cover image The Butterfly Effect

The Butterfly Effect

Pernille Rygg. Harvill Press, $26 (256pp) ISBN 978-1-86046-311-2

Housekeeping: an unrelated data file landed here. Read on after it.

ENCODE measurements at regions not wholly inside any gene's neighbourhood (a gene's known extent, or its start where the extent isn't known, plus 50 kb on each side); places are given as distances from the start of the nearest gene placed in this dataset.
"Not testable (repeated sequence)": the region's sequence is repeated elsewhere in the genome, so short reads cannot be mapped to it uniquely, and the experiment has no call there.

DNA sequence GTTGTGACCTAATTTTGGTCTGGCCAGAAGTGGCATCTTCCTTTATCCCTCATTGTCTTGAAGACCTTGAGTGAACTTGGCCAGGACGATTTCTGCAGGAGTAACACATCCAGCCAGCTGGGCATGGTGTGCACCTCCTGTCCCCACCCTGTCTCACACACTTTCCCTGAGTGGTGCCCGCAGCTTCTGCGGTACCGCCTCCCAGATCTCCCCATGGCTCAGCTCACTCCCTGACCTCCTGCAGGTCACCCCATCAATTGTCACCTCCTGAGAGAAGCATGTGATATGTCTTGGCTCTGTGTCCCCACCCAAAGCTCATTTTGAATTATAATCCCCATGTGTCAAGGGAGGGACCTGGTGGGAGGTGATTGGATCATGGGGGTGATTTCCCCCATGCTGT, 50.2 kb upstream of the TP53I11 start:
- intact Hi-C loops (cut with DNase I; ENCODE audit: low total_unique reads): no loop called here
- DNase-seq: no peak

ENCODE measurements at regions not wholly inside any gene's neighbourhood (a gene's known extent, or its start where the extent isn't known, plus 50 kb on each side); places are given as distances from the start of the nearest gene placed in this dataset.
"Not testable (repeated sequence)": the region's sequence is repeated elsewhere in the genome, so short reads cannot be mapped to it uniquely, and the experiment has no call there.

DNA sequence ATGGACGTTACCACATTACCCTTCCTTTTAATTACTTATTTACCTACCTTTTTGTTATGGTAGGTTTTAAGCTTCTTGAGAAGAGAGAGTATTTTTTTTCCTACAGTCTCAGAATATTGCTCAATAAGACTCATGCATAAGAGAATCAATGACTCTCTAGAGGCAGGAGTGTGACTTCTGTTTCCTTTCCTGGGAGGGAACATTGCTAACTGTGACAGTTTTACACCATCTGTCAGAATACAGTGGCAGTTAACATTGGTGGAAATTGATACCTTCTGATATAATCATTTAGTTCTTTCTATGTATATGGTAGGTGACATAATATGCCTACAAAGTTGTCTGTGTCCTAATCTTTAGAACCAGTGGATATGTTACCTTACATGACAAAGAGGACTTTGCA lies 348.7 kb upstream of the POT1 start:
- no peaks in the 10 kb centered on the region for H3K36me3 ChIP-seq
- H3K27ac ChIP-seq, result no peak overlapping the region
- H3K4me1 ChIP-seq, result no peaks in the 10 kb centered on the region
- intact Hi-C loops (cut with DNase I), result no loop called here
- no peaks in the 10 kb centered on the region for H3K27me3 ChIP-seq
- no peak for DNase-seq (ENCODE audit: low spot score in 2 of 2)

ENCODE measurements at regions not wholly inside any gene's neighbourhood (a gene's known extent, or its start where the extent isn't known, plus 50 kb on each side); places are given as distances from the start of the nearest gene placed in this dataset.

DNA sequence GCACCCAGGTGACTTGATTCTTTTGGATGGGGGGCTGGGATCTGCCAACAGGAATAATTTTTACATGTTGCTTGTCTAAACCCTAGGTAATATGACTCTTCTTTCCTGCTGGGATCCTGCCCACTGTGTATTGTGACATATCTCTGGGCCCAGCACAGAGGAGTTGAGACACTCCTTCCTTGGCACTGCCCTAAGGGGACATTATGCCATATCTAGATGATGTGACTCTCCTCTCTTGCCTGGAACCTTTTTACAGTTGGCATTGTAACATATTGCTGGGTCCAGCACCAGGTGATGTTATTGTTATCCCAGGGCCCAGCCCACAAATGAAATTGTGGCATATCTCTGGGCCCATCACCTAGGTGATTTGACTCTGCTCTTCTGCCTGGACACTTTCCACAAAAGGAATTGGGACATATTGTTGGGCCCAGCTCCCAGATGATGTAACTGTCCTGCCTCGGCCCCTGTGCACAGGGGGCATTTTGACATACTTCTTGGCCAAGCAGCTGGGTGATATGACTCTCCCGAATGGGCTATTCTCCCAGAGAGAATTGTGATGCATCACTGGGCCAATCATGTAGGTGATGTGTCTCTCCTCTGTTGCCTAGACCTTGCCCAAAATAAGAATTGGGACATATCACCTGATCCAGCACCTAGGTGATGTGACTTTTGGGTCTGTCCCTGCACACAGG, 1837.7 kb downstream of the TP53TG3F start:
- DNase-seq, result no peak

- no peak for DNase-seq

In a wintry Scandinavian landscape, a restless young woman scientist estranged from a wealthy parent gets involved in the investigation of the death of someone close to her. No, it's not Smilla's Sense of Snow, but Norwegian Rygg has written an equally atmospheric (and derivative) first novel. Igi Heitmann is a researcher trying to link psychology with chaos theory when her father--a former policeman now working as a PI in Oslo--is killed by a hit-and-run driver. Clearing out his seedy office, Igi finds a butterfly pendant and the address of a young woman, whose body, including two bullets in her skull, turns up in a mound of plowed snow. In a burning suburban church, Igi discovers the body of another woman, long missing. Are the three deaths connected? Does it snow in Norway? Aided and/or hindered by a loving transvestite husband, a simpering mother now married to a rich lawyer and her father's former police partner, the dour but dauntless Igi uncovers a web of child abuse, Satanic worship, parental misconduct and psychological flummery that signal the influences of Ross Macdonald and Raymond Chandler, as well as Peter HYeg. Veteran Ingmar Bergman translator Joan Tate's English version makes Rygg's present-tense tale move briskly, giving a distinctive voice to the life and crimes of another country not our own. (Mar.)